Account takeover (ATO) attacks are on the rise. According to a Kaspersky Fraud Prevention report, one in two fraudulent transactions in the financial industry during 2020 was an ATO. Sift, a payment protection company, found that ATOs increased by 307% between Q2 2019 and Q2 2021.
How It Works
As its name implies, an account takeover attack occurs when a threat actor gains access to an account using stolen credentials. Once the threat actor has access, there is no limit to what they can do. This can include transferring funds to their own accounts, stealing corporate data, using loyalty points, planting ransomware, or buying merchandise with stored credit cards.
These attacks typically begin with a phishing email and a spoofed site. Victims are asked to log in to their accounts. Once they enter the information, the user is reassured that there is no problem with their account. At that point, the hacker has all the information they need to access the account.
Once the hacker confirms that the username and password are valid, they leverage that information and apply it to multiple sites. Considering that 72% of people reuse the same password on multiple accounts, the odds are high that the hacker will be able to access and take over additional accounts.
Some hackers even work from lists of stolen usernames. Using a technique called password spraying, they try generic passwords on all of the usernames until they find a username/password combination that works. Using an automated bot, attackers are able to cycle through thousands of usernames at a time. When a username/password combination is discovered, bots apply those credentials to high-value sites across the internet.
For system administrators, recognizing that a user account has been taken over is difficult. Threat actors enter the site normally, using registered usernames and passwords. However, there are some telltale signs that indicate an ATO has taken place. Read on.
Multiple Accounts, Same Information
When threat actors take over an account, they need to change details within the account to ensure that the original account owner doesn’t take it back and block them out. This usually means changing the email address or phone number associated with the account.
Threat actors run into the same issue as all users. They don’t have multiple phone numbers or email addresses at their disposal and using different credentials for each account they take over would be difficult to manage. Instead, they use the same phone number or email address on multiple accounts that they have taken over.
For system administrators, noticing multiple accounts that changed their email address or phone number to the same number is a red flag that an ATO has taken place.
Account Behavioral Changes
Review customer activity for changes in their account behavior. Increased transactions or transactions that are larger than normal are worth looking into. So are transactions that come from a new location, different IP address, or device.
When irregularities like these appear in customer accounts, review their account information, looking for changes in shipping address or other details that have been recently changed. If the data has changed, it may be an ATO indicator.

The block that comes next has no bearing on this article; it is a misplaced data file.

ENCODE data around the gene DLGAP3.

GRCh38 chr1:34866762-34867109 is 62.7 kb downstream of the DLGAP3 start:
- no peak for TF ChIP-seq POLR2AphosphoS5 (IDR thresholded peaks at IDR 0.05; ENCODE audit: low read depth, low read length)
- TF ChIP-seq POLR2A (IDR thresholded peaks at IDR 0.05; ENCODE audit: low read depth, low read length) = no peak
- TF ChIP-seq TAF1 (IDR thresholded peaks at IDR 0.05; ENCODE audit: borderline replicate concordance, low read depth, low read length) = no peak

When threat actors take over an account, they follow a pretty consistent behavioral pattern. They begin by changing key account details, such as email address, home address, or phone number. Within 24-hours of those changes, they log in to the account using a different device. At that point, they place an order to their new delivery address or transfer funds to their new account.
There are multiple data points that appear within the network’s backend that indicate ATO activity. Any single point on its own may be legitimate. However, when combined with other indicators, it points to one thing: an ATO attack.
When hackers deploy bots and use credential stuffing – rapidly pairing hundreds or thousands of usernames with passwords in the hope that one of them gets through – that activity appears in website analytics. Look out for spikes in failed logins, which indicate an ATO attempt.
Once an account has been successfully taken over, the hacker’s IP address country becomes associated with the account. Accounts that have an unusual number of IP address countries may be a sign of ATO.
Devices are another indicator of ATO. When legitimate users access their accounts, the system identifies the device. Threat actors try to mask their device data through something called device spoofing. When this happens, the device appears as “unknown” in the backend. When accounts are connected to unknown devices, it indicates that an account was hacked.
The Risk to Organizations
When credentials are compromised and employee accounts are taken over, the damage can be severe. Using an employee’s login credentials, threat actors have the access they need to internal systems.
Once inside the company’s internal systems, an attacker may be able to access financial accounts and transfer funds into their own accounts. They may also gain access to sensitive data that can be exposed. However, the potential damage extends far beyond theft.
A cybercriminal with access to internal systems has the opportunity to install malware, encrypt data, or perform a ransomware attack. Any of these types of attacks can be crippling, but expensive ransom payments can bankrupt and even shut down a business.
Preventing ATO Losses
Perception Point recommends a multi-tiered approach to mitigate the risk of ATO attacks:
- Educate consumers to recognize phishing attempts
- Teach customer service the red flags to look for when engaging with a customer
- Deploy a security solution that is capable of identifying ATO indicators